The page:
Today I’m recapping my amazing trip to Yarn School in Harveyville back in October.
Day Two = I’m Dye-ing!
On the first full day of Yarn School, we started in the Dye Lab. We had lockers stuffed with goodies, including what seemed like forty pounds of fiber, ranging from merino, 100% wool, Falkland and more. I was a bit overwhelmed because I had never tried to dye wool and I was certain I was going to mess it up.
Thankfully we had an amazing teacher, Adrian Bizilia from Hello Yarn (we also got some of her amazing hand-dyed fiber in our goody bag, hello!). Plus we had binders of information that we could take home when we decide to get crazy in our garages.
How’d this go? Let’s just say that I have a problem with measurements. I never lasted in Chemistry class and to this day I tend to “eyeball it” with recipes (which turn out very badly). I’m kind of a mess. I did the same at dye lab – but it came from an artsy place deep in my soul so I just went for it. That is typically my mantra in life, just close your eyes and go for it (not the best advice for driving though). I was pretty pleased with myself. Even the fiber that I thought was going to be a disaster actually wasn’t – it was kind of my favorite. My advice to you when you hand-dye? Just try it. Don’t panic.
The first technique we tried was the crock pot technique. I will call this my “Crock Pot” fiber from now on. My goal with this was to mix all of the colors that I absolutely adore into one fiber. Not a lofty goal at all. I mixed bright red and deep purple hues, layering vermillion, purple, russet and cherry red. Then we turned the crock pot on low and cooked it. I was officially having a Breaking Bad moment. I took a peek and it was glorious.
Then I got kind of too confident. And shit got real.
Bad idea. We next learned how to hand-paint yarn, a technique I much prefer. But Pookah got creative and mixed a bunch of random things, red, maybe some tan, some teal, a green? I was working off of an inspiration picture that I brought with me but when I applied the colors from it onto my yarn it looked like country western barf. I was not good at this, stick with simplicity Pookah. I named this fiber “Failure”. Turns out, this may be my favorite yarn of the bunch. After you cook it (microwave it, in our case), the colors are completely different. I just needed a bit more faith in myself. The name of the will stay as “Failure” – just because we need to realize that sometime beautiful things come from your mistakes.
The next two yarns were also hand-painted, but I was alot happier with them. One I called my “Brilliant Blues” goes from light to dark in an ombre effect. The next, what I called my “Pumpkin”, which literally included a dye color called pumpkin, transitioned burnt orange, scarlet, chestnut and golden yellow. This was the one I was most excited about.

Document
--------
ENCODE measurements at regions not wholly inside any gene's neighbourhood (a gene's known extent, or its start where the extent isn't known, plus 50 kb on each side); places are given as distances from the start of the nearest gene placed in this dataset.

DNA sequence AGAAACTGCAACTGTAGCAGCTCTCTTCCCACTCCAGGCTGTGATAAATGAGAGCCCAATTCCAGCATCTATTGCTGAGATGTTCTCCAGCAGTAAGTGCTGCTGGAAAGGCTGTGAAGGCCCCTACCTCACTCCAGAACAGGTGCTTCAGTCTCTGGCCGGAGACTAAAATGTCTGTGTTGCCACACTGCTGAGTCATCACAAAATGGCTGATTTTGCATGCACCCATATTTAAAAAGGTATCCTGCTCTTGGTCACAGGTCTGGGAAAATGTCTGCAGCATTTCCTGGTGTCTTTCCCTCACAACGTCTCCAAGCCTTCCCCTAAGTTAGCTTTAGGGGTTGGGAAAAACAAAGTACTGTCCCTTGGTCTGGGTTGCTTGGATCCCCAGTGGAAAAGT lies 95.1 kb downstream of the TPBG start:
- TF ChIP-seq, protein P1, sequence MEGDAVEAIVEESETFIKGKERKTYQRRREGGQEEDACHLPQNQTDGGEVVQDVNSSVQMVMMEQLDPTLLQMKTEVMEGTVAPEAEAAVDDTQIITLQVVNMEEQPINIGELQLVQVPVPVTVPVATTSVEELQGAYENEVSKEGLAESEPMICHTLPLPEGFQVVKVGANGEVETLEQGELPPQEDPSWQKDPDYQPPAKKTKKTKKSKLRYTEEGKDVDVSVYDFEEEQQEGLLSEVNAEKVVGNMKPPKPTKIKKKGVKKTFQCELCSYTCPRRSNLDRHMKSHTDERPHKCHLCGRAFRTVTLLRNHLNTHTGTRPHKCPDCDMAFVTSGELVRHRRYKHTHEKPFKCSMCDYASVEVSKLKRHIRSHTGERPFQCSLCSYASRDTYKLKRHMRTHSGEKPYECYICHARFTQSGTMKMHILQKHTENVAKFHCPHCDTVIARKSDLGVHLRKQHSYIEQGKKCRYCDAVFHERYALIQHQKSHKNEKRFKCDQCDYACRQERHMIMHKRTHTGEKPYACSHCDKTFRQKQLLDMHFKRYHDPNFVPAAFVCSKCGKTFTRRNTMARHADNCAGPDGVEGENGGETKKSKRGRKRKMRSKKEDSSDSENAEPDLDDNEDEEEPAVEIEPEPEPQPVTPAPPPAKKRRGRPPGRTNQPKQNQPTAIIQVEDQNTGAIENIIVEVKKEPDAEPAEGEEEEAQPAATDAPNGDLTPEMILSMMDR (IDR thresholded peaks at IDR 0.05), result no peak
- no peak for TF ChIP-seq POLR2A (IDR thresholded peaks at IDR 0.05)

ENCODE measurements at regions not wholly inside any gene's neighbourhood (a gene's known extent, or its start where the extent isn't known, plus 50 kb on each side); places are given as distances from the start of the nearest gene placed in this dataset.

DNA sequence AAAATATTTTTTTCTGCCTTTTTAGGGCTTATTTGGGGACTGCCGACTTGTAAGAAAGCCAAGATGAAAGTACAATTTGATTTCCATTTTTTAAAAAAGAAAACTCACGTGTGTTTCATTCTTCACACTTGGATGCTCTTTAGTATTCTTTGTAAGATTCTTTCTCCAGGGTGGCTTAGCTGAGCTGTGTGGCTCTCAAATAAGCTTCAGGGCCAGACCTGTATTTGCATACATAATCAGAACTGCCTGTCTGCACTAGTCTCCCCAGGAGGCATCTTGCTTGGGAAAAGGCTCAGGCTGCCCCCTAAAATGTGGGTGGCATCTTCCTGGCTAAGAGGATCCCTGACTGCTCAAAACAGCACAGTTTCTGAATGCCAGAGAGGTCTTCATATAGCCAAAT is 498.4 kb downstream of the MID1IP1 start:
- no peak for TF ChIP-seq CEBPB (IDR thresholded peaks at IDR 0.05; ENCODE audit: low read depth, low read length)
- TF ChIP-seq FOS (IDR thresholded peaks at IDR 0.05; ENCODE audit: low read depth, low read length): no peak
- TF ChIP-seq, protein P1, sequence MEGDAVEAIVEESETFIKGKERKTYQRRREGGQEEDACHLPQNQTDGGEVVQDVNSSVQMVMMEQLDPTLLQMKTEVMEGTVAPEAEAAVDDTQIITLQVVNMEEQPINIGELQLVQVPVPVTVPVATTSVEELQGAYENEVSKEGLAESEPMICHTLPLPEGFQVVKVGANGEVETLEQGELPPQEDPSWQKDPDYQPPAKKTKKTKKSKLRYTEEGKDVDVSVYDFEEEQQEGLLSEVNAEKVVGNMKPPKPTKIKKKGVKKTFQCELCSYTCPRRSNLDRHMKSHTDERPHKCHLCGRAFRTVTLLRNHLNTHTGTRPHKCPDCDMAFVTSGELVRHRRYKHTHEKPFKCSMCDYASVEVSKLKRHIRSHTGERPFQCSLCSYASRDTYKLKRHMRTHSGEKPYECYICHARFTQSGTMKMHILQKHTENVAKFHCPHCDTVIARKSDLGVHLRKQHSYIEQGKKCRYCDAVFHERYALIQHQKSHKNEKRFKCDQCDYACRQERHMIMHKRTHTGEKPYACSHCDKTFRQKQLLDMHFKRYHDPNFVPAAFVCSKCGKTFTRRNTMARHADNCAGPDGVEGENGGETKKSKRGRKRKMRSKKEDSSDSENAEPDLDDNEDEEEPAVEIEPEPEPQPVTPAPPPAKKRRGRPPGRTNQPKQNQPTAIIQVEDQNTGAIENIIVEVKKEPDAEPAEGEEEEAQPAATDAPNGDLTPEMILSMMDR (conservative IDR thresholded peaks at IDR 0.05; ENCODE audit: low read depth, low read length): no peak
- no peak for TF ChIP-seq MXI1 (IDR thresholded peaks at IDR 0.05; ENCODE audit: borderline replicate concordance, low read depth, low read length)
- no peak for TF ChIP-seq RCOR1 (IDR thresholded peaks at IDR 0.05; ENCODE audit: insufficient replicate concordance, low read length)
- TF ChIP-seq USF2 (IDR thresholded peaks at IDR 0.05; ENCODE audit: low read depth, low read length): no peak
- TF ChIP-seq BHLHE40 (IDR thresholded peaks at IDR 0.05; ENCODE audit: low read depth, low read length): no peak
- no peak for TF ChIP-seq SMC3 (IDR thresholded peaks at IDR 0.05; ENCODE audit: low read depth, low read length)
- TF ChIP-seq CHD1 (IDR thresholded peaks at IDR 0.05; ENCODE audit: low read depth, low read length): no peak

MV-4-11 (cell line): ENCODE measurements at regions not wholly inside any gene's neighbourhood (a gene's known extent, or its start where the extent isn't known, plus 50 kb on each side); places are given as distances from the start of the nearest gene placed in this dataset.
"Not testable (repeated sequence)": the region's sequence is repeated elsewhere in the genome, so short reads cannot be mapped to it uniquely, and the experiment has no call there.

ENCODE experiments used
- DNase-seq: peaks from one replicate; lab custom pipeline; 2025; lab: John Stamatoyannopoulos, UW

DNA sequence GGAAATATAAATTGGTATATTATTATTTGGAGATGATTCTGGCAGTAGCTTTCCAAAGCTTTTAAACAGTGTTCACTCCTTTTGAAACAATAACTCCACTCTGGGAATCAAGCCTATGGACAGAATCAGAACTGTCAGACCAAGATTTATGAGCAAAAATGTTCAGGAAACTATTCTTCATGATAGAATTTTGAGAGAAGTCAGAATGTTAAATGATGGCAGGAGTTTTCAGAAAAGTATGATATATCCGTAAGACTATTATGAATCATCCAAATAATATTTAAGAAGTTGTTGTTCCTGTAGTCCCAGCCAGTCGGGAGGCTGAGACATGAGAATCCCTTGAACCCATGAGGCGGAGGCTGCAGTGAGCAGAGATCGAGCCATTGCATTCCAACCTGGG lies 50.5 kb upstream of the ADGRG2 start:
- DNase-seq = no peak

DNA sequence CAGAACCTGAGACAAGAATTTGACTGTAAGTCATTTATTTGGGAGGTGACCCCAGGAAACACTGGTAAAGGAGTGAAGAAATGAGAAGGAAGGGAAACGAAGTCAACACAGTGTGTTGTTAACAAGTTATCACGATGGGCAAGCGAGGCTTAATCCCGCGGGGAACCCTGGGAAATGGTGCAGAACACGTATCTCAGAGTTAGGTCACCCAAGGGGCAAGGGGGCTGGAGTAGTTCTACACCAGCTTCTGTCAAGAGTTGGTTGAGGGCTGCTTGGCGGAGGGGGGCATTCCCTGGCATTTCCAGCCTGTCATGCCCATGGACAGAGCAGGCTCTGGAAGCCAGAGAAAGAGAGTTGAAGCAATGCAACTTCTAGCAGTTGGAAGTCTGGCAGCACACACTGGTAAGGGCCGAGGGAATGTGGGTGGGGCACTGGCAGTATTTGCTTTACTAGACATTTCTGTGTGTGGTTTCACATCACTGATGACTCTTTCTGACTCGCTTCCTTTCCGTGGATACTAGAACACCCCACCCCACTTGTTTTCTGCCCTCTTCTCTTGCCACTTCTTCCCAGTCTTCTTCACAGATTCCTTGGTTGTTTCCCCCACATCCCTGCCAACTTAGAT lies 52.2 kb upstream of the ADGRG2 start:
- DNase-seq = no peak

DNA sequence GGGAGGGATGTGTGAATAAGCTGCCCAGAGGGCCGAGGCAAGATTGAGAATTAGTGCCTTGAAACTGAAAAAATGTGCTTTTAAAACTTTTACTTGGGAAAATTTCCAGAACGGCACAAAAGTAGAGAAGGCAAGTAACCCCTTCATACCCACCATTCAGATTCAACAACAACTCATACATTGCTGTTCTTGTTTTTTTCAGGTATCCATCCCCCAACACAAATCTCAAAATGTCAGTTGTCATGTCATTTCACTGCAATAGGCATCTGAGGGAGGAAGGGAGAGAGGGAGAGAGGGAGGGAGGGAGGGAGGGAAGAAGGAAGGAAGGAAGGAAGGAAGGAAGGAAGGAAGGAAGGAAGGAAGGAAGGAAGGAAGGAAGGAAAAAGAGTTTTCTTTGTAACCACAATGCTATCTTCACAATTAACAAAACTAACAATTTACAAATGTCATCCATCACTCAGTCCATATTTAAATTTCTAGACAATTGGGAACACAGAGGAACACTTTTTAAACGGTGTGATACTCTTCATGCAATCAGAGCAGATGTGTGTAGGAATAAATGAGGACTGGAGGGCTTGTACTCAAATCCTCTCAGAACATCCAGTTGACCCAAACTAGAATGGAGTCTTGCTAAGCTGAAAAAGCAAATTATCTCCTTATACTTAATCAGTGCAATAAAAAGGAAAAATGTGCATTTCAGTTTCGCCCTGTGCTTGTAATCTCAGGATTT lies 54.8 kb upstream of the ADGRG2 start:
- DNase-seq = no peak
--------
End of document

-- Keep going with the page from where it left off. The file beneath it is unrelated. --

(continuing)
After we got all Breaking Bad and cooked our yarns, assistants laid them out to dry above the school gym, which was school central for us. All of our stinky, colorful yarns floating above our heads was something I will never forget (though I was so entranced I forgot to take a photo).
We then took a caravan to a local ranch full of alpacas, where we had a local meal of fresh garden tomato soup and salad and lunched with the alpacas. My friend Keena and I made friends with the locals (those sweet alpacas!).
Here, I made my next yarn purchase of the trip, some 100% alpaca loveliness, so pure that there’s still bits of hay in it. It’s so soft that I kind of just want to hug it and imagine those big, brown alpaca eyes.
After the alpaca trip, I got to watch other spin yarn on their wheels and be completely intimated. Tomorrow I would – quite literally – take one for a spin. In the meantime, I practiced my drop spindle, learned how to use the hand carding machine, and admired all of our dyed fiber hanging from the gymnasium rafters.
Speaking of, here is a picture of my hand-dyed yarn! Look at all of the pretty colors! From left to right: Pumpkin, Failure, Crock Pot, Brilliant Blues. Um, “I MADE THIS!!!,” she screamed – loudly.
This day was exhausting, informative and full of color. I was covered in fiber and pretty darn happy about it. Next up, this spinster takes a wheel for a spin. Watch your fingers.
Interested in learning more about The Harveyville Project? Click that link, yo.